Life Root

Scientific Name(s): Senecio aureus L. Family: Asteraceae (daisies)

Common Name(s): Life root , golden groundsel , golden senecio , ragwort , false valerian , coughweed , cocashweed , female regulator , grundy-swallow 1 , 2 , 3 , 4 , 5

Uses

Life root has been used as a traditional medicine to hasten labor and relieve labor pains. It has also been used to treat a wide range of illnesses, from colds to hemorrhage. Use is not recommended; the plant is toxic and possibly carcinogenic.

Dosing

There is no clinical evidence to guide dosage of life root. The potential for toxicity due to pyrrolizidine alkaloids should lead to extreme caution in its use.

Contraindications

No longer considered safe.

Pregnancy/Lactation

Documented adverse effects due to pyrrolizidine alkaloids and emmenagogue and teratogenic effects. Avoid use.

Interactions

None well documented.

Adverse Reactions

Research reveals little or no information regarding adverse reactions with the use of this product.

Toxicology

Pyrrolizidine alkaloids have been associated with the development of hepatotoxicity, liver cancer, and hypertensive pulmonary vascular disease.

Botany

Life root is a perennial herb with a slender, erect stem that bears bright yellow flower heads. It grows to a height of about approximately 1.2 m in swampy thickets and moist ground in the eastern and central United States. The lower leaves are heart-shaped. The entire dried plant, not only the roots, is used medicinally. 2 , 3 , 5 Do not confuse life root with a variety of other plants that have been ascribed broad healing powers, including the mandrake root and ginseng root.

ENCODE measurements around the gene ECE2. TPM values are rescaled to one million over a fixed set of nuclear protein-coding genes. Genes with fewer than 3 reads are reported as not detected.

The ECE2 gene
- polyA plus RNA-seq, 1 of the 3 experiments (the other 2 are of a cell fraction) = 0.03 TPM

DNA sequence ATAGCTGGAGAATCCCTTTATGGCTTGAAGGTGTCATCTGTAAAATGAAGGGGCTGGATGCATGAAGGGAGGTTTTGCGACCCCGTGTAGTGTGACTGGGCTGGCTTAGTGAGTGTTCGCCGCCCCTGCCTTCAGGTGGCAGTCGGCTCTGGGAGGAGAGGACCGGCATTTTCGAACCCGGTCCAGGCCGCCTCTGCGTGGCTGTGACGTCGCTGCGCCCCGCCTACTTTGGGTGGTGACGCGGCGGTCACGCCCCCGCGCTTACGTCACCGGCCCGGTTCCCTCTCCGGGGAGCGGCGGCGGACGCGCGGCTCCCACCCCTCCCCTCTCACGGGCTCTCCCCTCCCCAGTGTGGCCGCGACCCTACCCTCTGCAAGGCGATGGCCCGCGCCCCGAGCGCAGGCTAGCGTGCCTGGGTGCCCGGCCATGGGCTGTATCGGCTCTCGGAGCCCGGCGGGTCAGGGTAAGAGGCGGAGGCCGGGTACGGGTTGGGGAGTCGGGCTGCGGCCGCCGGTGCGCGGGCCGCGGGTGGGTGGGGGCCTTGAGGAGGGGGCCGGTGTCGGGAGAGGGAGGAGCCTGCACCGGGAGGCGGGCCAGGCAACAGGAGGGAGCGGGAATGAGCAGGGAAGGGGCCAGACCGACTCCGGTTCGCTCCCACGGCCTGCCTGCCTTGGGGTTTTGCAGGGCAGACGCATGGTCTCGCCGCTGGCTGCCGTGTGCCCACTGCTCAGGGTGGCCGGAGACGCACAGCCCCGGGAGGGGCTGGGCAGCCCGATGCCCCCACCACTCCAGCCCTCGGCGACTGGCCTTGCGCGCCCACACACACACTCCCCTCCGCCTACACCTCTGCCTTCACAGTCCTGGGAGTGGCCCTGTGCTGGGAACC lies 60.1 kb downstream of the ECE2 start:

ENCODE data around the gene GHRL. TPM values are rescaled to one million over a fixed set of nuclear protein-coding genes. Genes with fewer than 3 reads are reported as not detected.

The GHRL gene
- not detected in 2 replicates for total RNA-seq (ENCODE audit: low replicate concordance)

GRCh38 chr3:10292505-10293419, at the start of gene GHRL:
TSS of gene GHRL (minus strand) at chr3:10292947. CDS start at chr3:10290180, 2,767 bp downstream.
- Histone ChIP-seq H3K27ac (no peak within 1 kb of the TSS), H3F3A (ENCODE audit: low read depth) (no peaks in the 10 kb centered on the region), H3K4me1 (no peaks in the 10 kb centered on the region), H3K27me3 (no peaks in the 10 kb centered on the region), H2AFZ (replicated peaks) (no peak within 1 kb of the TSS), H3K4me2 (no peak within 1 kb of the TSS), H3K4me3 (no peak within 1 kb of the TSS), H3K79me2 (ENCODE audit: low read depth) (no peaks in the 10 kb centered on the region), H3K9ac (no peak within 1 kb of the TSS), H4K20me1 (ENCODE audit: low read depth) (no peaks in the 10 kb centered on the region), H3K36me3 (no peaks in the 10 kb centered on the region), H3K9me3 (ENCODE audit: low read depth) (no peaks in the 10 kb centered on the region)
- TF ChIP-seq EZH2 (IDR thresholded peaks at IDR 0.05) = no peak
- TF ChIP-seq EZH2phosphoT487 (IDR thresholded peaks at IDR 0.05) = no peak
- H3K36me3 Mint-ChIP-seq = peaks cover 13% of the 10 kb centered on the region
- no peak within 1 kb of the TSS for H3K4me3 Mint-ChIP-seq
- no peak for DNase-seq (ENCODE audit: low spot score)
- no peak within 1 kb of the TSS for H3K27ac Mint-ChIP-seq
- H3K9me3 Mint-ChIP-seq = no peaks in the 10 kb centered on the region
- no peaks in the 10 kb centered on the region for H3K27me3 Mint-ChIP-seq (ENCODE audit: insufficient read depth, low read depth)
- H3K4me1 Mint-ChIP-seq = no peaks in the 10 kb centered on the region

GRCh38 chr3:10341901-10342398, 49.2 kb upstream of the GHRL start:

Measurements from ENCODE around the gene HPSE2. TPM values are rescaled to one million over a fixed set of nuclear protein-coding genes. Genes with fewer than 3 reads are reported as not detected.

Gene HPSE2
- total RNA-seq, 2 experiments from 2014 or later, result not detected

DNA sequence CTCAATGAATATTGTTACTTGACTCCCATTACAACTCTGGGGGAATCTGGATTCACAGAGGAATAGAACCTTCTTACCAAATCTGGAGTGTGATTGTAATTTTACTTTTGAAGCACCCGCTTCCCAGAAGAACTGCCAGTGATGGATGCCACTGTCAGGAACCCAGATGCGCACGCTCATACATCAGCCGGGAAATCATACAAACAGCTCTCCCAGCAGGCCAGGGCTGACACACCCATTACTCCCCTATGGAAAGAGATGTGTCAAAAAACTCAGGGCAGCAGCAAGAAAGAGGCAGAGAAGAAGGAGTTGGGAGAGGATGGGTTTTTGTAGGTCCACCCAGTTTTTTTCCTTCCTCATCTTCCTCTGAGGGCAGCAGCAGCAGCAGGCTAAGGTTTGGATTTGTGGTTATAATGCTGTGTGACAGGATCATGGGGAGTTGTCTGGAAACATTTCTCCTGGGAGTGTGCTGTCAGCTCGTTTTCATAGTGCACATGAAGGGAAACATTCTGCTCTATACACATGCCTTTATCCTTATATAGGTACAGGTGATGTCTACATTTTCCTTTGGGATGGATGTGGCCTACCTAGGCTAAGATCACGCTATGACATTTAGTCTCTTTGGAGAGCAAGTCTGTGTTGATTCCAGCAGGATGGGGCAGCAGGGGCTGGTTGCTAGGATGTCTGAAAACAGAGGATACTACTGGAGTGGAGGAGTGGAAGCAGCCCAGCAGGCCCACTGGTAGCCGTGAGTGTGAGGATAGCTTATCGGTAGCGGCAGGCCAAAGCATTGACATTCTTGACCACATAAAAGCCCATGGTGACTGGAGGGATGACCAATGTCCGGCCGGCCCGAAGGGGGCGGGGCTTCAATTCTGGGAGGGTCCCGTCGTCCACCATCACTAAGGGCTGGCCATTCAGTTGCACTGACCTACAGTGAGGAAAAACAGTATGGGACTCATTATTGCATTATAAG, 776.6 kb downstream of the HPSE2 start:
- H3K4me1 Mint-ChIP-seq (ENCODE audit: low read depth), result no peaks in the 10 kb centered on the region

History

Life root has played an important role in traditional Native American herbal medicine and was used by the Catawba women as a tea to relieve the pain of childbirth as well as to hasten labor. 6 The plant has been used to treat a variety of illnesses, including hemorrhage and colds. 1 Despite concern about its safety, this plant continues to be found in some herbal preparations designed to control irregular menses and other gynecologic disturbances. 7

Chemistry

The plant contains a number of pyrrolizidine alkaloids including senecionine (approximately 0.006% in the root), senecifoline, senecine, otosenine, floridanine, florosenine, and other related compounds. An astringent tannin has been reported to be present. 1 , 2 , 7 Chemical composition of other various Senecio species has been reported. 8 , 9

Uses and Pharmacology

Traditional Uses

Traditional use of the plant includes treatment for amenorrhea, menopause, and leucorrhea. 7 Life root has also been used for its uterine tonic, diuretic, and mild expectorant properties. 7 Although it is widely recognized that this plant can influence the activity of female reproductive organs (hence the name “female regulator”), there is little pharmacologic evidence that this plant has a uterotonic effect or that it can influence hormone levels in women. 2 , 4 , 7

Antimicrobial analyses of related species S. graveolens have been performed on the essential oil. 9

Pregnancy/Lactation